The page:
The Gaelic language has traditionally named animals and plants in a way that reflects aspects of the landscape, traditions and local cultures.

An exhibition, From the Bird’s Mouth - Bho Bheul an Eòin - featuring watercolours of each newly named species by acclaimed wildlife artist Derek Robertson – whose idea inspired the project - and a Gaelic haiku written in their honour by Skye-based Irish poet Rody Gorman, has now opened at Grinneabhat in Bragar, and will later visit Fife and Edinburgh.

A new book of the same name is due to be published next month. It will bring the art and poems together with Gaelic and English explanations behind the species’ names, origins, how they made their way from distant shores to the UK and how our changing climate is aiding their movement.

Mr Robertson, a Fife-based Gaelic speaker and wildlife artist, said the project aims to highlight climate change and new species arriving in Scotland, while demonstrating how Gaelic continues to evolve today.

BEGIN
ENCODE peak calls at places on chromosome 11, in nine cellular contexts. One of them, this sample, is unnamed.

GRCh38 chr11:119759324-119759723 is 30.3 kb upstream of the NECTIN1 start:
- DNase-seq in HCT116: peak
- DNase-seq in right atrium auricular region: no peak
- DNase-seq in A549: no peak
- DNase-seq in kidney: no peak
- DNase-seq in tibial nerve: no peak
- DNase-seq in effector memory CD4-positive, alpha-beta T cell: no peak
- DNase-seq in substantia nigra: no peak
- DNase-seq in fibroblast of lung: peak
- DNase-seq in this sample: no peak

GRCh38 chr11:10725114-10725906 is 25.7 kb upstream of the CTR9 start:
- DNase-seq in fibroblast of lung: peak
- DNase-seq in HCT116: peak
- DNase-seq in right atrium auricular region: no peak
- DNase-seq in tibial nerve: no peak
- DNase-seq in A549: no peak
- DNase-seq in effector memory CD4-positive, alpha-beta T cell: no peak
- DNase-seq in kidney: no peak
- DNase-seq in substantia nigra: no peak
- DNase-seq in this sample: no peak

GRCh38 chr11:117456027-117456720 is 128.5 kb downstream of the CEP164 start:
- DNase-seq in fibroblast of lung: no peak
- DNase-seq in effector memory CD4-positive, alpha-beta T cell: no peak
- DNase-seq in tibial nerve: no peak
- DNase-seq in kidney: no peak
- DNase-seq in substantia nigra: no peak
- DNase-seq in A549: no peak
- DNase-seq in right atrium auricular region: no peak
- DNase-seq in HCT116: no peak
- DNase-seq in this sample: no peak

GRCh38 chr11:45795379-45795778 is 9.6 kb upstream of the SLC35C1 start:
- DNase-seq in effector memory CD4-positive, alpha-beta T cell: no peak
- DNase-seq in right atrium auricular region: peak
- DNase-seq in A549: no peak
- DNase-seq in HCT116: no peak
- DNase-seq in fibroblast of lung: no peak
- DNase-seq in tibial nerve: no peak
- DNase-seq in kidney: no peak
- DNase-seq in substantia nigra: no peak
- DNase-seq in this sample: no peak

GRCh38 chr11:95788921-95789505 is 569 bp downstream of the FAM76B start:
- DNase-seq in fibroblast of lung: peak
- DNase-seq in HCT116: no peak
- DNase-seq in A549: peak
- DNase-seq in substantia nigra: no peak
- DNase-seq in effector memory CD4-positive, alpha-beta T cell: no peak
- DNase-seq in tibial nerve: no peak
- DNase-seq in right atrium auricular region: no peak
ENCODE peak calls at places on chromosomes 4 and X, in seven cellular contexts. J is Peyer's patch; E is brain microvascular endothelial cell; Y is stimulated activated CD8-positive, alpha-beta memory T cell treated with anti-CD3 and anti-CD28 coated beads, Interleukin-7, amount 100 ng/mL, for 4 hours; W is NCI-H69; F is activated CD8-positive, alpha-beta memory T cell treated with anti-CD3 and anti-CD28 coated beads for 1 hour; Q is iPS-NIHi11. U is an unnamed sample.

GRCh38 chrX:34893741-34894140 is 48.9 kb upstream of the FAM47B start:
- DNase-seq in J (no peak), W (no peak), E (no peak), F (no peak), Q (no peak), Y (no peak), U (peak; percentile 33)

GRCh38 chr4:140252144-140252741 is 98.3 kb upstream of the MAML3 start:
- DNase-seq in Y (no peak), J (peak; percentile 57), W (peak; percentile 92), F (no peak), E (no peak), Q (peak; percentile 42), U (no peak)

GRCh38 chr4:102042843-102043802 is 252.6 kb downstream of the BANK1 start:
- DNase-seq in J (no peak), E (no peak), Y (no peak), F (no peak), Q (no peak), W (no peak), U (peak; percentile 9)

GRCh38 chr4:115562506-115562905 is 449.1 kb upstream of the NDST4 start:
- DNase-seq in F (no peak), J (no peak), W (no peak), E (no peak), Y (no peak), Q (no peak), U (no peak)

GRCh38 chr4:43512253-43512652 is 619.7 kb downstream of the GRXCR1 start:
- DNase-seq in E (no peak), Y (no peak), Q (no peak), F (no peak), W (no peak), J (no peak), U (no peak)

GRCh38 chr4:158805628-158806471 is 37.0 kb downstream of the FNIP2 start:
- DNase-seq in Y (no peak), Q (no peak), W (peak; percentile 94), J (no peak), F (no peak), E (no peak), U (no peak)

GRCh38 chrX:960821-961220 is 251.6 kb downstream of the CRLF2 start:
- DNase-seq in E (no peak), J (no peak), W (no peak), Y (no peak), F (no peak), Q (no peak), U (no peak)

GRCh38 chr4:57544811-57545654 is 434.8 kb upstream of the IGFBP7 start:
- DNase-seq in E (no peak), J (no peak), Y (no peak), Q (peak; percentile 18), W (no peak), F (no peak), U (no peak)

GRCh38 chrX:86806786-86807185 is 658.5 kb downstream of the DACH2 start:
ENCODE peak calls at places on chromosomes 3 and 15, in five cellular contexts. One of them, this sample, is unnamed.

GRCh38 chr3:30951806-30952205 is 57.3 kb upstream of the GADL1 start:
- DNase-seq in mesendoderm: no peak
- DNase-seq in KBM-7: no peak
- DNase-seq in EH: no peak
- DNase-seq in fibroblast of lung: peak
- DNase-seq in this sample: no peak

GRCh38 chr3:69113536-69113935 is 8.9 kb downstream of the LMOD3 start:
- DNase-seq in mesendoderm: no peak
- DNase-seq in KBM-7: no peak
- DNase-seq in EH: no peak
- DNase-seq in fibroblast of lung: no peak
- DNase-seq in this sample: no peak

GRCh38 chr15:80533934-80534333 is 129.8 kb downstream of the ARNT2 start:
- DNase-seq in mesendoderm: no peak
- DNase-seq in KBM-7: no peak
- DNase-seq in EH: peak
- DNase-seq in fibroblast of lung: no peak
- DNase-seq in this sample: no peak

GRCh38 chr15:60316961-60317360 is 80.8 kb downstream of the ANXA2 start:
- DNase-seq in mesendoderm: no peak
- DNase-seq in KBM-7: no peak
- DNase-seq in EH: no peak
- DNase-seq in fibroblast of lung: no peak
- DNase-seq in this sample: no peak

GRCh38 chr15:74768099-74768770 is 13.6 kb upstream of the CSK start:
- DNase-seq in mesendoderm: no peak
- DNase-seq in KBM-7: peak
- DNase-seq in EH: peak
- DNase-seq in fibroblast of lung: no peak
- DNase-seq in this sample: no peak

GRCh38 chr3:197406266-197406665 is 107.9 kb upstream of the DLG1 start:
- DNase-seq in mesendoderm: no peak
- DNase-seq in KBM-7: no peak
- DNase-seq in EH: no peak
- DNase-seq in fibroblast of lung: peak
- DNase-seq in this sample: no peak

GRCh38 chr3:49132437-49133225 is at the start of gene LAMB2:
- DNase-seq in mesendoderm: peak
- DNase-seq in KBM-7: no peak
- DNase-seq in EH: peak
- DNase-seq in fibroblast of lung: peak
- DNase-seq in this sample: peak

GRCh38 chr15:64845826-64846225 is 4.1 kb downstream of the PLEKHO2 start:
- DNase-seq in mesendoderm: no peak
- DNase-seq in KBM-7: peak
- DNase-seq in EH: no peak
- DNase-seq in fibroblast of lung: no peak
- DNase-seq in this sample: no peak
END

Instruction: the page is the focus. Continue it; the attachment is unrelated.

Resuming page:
“Gaelic has a rich tradition of naming things in the natural world,” he said. “Things that are named in Gaelic have a pattern of meaning, so all the finches, for example, are named after species of plants or trees, and groups of birds like storks and heron are corra.”

Corra is Gaelic for ‘odd’, reflecting the birds’ distinctive long, spindly legs, thin necks and sharp beaks.

He added: “I learned Gaelic as an adult, and it was obvious that there were animals and plants that did not have a Gaelic name.

“The options were to follow the English name and directly translate it, but following the English name feels out of place - it’s uncomfortable, because we know that language would just create names organically.

“People were also hesitant to just coin a name in case they get it wrong.

“This is a good way to talk about the changing environment that we live in, these new species and the creative nature of Gaelic as a living language.”

The project took researchers on a journey that spanned languages at home at abroad, researching Irish Gaelic, Welsh, Manx and Scandinavian to see if names for certain species already exist in those languages, and the thinking behind their names in the locations were they originated.